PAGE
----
Herbs may be the most versatile plants on earth. Of course, they’re unsurpassed for spicing up virtually any dish, but herbs offer much more than seasoning.
The seeds, leaves, and even roots of culinary herb plants are power-packed ingredients outside the kitchen, too. Hard-working herbs can be used as natural cleansers and disinfectants. Some herbs can brighten a room with their scent. Others add natural beauty to crafts and gifts.
Part of the appeal of herbs is their intense fragrance and flavor. There are rich choices of formulas that will
help you get the most from your herb garden. But before you can use them to their best potential, you need to know how to harvest and store herbs.
Harvesting and storing fresh herbs
There’s nothing like the luxury of knowing that you have a supply of fresh herbs growing just steps away from the kitchen. Because nothing beats the flavor of just-picked herbs, the best time to harvest
herbs is when you need them! However, if it’s more convenient to plan ahead, early in
the day is the best time for harvesting. Head out to the garden with sharp scissors or clippers just after the morning dew has evaporated.
Unless it’s time to harvest the whole plant, think of harvesting as pruning the plant for continued growth. Clip off up to one-fourth of the plant by pruning the tips or cutting off whole stalks that detract from the plant’s appearance.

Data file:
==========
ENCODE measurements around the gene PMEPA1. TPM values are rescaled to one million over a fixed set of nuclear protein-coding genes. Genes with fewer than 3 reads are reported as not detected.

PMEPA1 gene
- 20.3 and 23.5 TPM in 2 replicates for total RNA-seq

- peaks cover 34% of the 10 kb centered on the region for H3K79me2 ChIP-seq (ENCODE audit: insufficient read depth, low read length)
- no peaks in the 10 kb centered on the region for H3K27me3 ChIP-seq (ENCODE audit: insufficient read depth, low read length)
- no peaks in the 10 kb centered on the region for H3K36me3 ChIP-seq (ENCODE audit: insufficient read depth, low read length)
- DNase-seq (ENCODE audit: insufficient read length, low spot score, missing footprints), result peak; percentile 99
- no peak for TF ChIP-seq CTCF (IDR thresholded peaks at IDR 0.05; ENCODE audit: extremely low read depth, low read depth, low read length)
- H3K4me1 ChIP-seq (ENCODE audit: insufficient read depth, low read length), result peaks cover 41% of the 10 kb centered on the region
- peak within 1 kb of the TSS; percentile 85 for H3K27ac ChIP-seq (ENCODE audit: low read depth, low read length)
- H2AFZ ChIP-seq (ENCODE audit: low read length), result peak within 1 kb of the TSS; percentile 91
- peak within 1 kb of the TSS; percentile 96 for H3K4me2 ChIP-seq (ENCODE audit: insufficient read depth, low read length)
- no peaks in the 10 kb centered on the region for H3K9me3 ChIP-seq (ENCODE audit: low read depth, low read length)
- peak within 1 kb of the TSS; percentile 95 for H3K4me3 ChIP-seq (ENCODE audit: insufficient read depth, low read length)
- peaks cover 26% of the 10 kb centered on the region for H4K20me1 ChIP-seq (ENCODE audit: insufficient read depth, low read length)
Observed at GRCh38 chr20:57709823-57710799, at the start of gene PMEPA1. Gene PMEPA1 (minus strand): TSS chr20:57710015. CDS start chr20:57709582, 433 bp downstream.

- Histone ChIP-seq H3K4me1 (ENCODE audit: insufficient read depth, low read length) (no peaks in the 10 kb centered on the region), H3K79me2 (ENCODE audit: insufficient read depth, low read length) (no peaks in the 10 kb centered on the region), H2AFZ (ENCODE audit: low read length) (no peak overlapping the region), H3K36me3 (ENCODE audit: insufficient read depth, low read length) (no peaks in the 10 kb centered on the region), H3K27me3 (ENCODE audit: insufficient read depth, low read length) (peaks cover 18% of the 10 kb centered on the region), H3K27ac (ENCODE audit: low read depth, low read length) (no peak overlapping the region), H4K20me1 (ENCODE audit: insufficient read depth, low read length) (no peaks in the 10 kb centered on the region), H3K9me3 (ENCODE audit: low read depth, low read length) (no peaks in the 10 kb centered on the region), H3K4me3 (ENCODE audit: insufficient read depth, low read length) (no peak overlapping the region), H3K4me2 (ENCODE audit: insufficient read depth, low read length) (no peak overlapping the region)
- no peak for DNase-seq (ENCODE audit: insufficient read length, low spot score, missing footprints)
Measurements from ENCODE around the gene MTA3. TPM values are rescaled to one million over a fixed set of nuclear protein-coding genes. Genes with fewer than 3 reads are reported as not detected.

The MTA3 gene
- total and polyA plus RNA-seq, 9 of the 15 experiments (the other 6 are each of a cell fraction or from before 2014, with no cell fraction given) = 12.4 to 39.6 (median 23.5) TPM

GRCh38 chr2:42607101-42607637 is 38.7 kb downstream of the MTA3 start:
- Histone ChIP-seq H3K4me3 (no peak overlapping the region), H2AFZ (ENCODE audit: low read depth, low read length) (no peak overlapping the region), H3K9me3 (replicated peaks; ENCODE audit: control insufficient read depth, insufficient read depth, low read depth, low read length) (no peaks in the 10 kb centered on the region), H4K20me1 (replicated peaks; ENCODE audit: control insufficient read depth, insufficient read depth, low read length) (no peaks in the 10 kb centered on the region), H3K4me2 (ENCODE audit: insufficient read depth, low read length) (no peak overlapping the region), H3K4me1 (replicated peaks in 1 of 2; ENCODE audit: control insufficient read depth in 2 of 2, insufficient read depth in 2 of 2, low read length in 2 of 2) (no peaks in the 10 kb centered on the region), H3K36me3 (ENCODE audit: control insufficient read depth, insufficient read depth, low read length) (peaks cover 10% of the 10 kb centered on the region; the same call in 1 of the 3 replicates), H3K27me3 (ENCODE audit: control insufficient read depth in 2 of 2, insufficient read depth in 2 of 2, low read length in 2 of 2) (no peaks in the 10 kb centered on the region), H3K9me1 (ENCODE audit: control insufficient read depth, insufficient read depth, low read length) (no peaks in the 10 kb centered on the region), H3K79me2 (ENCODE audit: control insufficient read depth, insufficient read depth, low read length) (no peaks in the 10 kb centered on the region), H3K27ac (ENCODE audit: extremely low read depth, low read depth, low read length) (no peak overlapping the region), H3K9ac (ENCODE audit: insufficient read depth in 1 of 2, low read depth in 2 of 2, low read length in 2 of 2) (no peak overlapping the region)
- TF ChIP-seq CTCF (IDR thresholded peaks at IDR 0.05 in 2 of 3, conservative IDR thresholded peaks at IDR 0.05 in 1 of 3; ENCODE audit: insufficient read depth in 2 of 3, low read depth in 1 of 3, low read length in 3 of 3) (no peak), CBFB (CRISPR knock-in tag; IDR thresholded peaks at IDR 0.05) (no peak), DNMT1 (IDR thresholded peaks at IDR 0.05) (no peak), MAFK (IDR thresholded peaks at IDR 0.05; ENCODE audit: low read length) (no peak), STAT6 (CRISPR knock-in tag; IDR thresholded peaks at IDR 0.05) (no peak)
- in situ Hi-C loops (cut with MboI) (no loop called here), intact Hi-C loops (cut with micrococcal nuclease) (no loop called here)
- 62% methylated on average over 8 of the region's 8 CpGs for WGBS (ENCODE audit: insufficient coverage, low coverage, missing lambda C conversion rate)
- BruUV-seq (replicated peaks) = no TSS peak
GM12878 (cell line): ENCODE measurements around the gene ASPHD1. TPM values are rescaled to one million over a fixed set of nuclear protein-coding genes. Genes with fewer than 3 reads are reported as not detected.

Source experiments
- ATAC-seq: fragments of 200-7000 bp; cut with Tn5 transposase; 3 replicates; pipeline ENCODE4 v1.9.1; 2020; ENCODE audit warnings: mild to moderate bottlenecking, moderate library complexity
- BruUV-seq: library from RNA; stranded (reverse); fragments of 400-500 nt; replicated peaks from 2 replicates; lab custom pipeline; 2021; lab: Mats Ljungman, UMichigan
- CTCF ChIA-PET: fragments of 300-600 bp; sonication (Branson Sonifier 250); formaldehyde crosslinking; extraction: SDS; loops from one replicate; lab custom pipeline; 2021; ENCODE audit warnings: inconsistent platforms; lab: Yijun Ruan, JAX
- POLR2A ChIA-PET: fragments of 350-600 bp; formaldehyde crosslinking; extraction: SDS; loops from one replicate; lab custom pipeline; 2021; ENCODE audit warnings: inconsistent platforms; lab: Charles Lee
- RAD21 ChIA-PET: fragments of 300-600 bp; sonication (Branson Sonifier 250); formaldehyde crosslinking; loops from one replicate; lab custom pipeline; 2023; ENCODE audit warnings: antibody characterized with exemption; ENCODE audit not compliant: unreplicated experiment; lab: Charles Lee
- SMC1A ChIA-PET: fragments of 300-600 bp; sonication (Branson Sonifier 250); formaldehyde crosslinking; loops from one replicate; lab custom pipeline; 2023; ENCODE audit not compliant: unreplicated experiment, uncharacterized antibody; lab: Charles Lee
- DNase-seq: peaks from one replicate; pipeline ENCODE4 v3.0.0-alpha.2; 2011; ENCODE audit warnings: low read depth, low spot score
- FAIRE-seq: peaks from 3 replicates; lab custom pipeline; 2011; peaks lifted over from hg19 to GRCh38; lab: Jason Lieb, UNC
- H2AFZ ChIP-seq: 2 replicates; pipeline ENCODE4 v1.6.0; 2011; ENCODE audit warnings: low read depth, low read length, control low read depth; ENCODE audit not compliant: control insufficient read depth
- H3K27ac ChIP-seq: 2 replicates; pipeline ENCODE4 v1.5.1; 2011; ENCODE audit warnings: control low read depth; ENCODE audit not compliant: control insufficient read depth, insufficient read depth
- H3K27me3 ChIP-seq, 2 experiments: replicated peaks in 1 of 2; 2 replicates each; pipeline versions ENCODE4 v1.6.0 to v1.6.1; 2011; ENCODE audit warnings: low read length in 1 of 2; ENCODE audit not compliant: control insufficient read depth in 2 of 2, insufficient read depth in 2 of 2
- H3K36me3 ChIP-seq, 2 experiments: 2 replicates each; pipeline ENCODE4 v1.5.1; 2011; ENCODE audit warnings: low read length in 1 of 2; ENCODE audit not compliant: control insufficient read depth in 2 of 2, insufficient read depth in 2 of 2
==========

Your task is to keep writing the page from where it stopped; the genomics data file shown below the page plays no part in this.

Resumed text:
If you won’t be using the herbs right away, shake off any surface dirt and submerge the stalks upright in a glass of water. To store for longer than a day, place the glass in a plastic bag, tie it loosely with a twist-tie, and refrigerate. Alternately, you can wrap the cuttings in a damp paper towel and enclose the bundle in a plastic bag. Either way, most herbs will stay fresh for up to three days when refrigerated.
To prepare fresh herbs for cooking, snip the leaves from the stalk with scissors, allowing the leaves to fall onto a cutting board. Then mince the leaves with a sharp knife. You can also roll a small handful of the herb into a ball and use sharp scissors to cut the herbs into fine pieces. You can use a food processor to chop large amounts of herbs but if you try this method, take care not to over-process the herbs or you’ll end up with green mush.
You can use fresh herbs in place of dried herbs in any recipe. Simply increase the amount of dried herb that’s called for with two- to three-fold that amount of fresh herb. This takes into consideration the loss of water in dried herbs: As herbs dry, their Flavor becomes concentrated. In most recipes, it’s best to add either fresh or dried herbs in the last 15 minutes of cooking to retain the most delicate flavor.